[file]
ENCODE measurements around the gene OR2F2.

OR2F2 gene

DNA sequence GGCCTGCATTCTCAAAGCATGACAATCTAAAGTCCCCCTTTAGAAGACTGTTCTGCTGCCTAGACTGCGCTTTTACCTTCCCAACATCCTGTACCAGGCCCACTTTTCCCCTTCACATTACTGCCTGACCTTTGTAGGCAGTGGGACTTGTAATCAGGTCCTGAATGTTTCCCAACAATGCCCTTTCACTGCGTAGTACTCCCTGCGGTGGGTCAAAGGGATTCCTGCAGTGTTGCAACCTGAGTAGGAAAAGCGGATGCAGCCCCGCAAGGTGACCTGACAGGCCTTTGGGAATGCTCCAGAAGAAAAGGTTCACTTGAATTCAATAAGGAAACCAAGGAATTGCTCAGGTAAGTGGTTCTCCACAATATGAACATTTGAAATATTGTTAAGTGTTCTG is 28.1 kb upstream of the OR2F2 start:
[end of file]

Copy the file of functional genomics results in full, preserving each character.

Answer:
ENCODE measurements around the gene OR2F2.

OR2F2 gene

DNA sequence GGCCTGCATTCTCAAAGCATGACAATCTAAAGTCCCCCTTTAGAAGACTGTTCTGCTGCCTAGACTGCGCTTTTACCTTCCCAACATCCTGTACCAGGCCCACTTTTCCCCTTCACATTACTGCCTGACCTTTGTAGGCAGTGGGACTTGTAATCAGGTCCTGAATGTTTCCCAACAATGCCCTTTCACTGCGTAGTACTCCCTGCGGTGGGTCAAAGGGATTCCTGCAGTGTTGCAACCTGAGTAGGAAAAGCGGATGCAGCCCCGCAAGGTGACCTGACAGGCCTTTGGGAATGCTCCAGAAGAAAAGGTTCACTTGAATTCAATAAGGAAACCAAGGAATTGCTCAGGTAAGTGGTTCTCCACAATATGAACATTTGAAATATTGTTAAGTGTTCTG is 28.1 kb upstream of the OR2F2 start: